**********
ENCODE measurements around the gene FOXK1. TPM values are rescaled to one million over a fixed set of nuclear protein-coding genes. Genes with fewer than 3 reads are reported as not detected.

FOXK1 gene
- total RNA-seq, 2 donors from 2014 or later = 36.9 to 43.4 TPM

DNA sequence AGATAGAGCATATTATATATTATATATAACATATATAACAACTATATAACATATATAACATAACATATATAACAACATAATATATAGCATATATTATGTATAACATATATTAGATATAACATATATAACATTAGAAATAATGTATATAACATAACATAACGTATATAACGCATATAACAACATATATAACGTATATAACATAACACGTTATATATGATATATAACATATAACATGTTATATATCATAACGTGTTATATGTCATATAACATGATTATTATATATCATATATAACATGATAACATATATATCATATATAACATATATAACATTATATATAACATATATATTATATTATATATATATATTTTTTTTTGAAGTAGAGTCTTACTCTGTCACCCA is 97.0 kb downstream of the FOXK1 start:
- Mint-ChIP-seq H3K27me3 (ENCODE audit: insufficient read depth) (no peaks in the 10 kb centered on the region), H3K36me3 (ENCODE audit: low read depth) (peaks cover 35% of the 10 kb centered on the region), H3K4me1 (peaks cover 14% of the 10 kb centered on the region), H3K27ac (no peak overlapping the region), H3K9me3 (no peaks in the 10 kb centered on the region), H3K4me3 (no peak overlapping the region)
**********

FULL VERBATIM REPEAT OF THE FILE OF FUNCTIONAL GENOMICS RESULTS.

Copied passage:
ENCODE measurements around the gene FOXK1. TPM values are rescaled to one million over a fixed set of nuclear protein-coding genes. Genes with fewer than 3 reads are reported as not detected.

FOXK1 gene
- total RNA-seq, 2 donors from 2014 or later = 36.9 to 43.4 TPM

DNA sequence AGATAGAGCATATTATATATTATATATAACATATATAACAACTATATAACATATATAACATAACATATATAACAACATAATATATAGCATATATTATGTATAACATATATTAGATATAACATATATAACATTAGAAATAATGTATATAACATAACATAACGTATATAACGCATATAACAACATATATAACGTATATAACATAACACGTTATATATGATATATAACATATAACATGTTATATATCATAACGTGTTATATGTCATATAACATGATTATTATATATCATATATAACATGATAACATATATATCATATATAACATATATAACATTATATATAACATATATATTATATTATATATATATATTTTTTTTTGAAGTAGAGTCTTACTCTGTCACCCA is 97.0 kb downstream of the FOXK1 start:
- Mint-ChIP-seq H3K27me3 (ENCODE audit: insufficient read depth) (no peaks in the 10 kb centered on the region), H3K36me3 (ENCODE audit: low read depth) (peaks cover 35% of the 10 kb centered on the region), H3K4me1 (peaks cover 14% of the 10 kb centered on the region), H3K27ac (no peak overlapping the region), H3K9me3 (no peaks in the 10 kb centered on the region), H3K4me3 (no peak overlapping the region)